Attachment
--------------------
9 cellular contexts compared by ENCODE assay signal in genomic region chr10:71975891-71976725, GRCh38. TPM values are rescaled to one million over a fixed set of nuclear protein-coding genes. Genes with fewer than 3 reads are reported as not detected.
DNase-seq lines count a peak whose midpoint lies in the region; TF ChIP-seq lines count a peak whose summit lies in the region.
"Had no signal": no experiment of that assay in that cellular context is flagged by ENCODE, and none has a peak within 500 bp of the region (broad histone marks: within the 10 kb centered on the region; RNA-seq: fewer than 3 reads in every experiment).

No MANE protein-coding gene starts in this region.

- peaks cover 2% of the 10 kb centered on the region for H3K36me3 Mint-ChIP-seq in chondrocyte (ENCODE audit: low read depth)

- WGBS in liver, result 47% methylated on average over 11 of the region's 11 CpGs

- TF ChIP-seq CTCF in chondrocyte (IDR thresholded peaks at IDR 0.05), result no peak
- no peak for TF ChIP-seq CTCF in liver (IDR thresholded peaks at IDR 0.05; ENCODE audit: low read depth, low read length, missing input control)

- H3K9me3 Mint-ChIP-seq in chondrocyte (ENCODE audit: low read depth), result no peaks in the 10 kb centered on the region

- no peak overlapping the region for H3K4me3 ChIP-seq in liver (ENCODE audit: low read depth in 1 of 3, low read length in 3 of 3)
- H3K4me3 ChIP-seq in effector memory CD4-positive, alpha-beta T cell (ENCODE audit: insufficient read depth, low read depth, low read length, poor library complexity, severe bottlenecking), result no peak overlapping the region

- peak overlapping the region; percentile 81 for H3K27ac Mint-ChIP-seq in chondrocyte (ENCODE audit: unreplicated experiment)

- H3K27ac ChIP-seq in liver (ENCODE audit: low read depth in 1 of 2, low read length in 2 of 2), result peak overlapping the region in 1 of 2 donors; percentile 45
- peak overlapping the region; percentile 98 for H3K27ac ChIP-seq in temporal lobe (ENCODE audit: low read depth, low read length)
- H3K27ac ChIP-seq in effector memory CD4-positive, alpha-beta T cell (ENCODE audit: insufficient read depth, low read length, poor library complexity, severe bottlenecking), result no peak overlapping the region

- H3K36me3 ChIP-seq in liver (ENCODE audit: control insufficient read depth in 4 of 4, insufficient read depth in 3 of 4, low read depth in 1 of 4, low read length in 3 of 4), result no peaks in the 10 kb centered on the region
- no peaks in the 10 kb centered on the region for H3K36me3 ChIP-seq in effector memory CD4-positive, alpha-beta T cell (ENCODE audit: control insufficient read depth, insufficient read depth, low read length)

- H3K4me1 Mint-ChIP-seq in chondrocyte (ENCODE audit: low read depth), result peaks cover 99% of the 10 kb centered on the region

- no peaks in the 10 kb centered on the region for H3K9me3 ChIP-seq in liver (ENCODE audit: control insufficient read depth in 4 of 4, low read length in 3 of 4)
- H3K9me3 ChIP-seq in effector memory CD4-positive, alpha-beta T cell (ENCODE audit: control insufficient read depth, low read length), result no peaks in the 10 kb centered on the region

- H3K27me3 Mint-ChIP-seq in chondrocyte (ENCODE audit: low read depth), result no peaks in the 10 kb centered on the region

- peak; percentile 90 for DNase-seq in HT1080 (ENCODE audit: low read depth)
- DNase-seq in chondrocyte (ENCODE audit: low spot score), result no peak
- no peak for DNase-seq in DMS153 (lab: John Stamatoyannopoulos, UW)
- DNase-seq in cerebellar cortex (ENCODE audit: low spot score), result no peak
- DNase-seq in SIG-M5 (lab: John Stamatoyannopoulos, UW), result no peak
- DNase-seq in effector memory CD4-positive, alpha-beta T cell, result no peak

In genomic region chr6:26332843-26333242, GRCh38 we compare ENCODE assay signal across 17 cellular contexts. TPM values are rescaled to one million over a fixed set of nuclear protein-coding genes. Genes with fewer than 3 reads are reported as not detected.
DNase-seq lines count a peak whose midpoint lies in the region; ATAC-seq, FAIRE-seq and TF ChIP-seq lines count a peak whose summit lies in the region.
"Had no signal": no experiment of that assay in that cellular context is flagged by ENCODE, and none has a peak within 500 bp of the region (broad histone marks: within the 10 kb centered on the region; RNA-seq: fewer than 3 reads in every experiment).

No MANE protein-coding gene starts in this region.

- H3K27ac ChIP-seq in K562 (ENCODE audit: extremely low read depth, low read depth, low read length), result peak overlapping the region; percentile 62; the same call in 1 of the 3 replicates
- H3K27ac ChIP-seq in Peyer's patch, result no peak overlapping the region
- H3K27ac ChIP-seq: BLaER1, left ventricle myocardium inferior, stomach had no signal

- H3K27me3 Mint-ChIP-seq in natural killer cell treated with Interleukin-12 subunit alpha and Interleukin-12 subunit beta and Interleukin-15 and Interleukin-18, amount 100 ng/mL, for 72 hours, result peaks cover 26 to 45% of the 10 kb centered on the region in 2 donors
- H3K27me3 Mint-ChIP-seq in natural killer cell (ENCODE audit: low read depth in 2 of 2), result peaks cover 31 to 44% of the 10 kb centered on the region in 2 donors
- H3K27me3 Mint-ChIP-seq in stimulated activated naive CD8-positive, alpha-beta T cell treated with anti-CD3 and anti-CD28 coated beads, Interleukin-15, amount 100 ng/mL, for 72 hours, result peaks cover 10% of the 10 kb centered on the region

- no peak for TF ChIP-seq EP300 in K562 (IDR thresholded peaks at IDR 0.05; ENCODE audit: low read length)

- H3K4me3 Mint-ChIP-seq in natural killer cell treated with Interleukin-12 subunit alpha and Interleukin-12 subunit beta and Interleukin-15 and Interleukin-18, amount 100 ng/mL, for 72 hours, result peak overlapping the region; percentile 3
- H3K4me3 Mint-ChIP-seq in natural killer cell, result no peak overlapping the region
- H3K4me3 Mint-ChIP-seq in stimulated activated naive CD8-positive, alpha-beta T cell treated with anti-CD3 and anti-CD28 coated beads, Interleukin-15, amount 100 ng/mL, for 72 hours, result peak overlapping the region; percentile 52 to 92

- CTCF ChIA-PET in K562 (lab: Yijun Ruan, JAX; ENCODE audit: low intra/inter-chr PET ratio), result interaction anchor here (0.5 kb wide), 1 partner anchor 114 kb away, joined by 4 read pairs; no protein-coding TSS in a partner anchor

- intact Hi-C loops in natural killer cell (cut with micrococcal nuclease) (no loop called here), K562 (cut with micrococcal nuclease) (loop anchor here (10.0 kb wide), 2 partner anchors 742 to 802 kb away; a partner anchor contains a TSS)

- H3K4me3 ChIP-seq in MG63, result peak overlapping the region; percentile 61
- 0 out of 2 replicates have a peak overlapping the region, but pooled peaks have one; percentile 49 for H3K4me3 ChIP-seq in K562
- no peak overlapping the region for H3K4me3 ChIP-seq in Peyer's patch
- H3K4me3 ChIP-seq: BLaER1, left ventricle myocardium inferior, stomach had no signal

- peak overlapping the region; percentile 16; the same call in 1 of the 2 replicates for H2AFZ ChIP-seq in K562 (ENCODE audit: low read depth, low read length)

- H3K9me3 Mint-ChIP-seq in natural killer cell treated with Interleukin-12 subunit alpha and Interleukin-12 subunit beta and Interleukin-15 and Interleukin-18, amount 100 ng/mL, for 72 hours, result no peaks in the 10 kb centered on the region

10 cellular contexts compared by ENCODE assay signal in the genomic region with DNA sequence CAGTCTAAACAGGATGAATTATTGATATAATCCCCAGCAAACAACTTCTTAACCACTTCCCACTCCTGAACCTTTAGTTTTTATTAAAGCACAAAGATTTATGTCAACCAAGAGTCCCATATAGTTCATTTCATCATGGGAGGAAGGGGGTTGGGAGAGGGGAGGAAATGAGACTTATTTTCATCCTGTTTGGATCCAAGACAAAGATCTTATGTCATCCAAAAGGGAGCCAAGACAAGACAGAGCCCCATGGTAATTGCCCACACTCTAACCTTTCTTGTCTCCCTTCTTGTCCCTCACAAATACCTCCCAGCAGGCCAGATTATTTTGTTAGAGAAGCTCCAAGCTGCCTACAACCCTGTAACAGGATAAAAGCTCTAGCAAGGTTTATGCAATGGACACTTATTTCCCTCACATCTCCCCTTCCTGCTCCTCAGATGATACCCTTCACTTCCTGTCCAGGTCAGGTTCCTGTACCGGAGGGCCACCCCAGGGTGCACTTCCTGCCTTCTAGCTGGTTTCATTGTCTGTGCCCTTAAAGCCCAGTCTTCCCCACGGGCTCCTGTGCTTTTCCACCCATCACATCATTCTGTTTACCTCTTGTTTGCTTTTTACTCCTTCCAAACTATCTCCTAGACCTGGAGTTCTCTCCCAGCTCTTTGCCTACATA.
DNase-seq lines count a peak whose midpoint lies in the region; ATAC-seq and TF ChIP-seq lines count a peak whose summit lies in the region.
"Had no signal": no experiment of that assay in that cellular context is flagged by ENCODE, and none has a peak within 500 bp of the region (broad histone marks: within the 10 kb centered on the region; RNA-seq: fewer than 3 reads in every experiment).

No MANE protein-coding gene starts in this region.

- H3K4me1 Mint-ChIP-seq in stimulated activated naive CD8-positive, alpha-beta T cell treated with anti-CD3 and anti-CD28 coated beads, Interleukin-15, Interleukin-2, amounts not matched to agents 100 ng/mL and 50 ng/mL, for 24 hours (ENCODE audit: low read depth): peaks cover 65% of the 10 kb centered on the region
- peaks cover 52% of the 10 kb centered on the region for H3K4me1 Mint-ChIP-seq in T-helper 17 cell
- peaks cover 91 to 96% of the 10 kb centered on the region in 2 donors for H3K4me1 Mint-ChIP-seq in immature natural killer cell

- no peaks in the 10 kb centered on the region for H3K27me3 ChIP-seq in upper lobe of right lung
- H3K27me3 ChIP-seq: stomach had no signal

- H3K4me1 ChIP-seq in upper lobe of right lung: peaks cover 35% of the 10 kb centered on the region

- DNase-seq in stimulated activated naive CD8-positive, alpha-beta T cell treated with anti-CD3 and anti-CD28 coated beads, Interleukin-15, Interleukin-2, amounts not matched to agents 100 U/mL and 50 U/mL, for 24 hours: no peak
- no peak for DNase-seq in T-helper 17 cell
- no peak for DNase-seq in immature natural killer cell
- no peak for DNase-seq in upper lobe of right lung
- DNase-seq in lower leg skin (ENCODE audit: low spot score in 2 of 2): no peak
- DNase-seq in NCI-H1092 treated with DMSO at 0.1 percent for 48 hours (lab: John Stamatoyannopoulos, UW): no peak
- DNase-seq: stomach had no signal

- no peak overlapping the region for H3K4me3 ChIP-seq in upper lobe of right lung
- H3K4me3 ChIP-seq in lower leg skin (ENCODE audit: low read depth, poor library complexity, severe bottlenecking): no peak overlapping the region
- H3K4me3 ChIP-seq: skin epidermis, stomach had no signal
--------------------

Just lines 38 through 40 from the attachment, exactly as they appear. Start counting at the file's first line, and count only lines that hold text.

- no peak for TF ChIP-seq EP300 in K562 (IDR thresholded peaks at IDR 0.05; ENCODE audit: low read length)

- H3K4me3 Mint-ChIP-seq in natural killer cell treated with Interleukin-12 subunit alpha and Interleukin-12 subunit beta and Interleukin-15 and Interleukin-18, amount 100 ng/mL, for 72 hours, result peak overlapping the region; percentile 3
- H3K4me3 Mint-ChIP-seq in natural killer cell, result no peak overlapping the region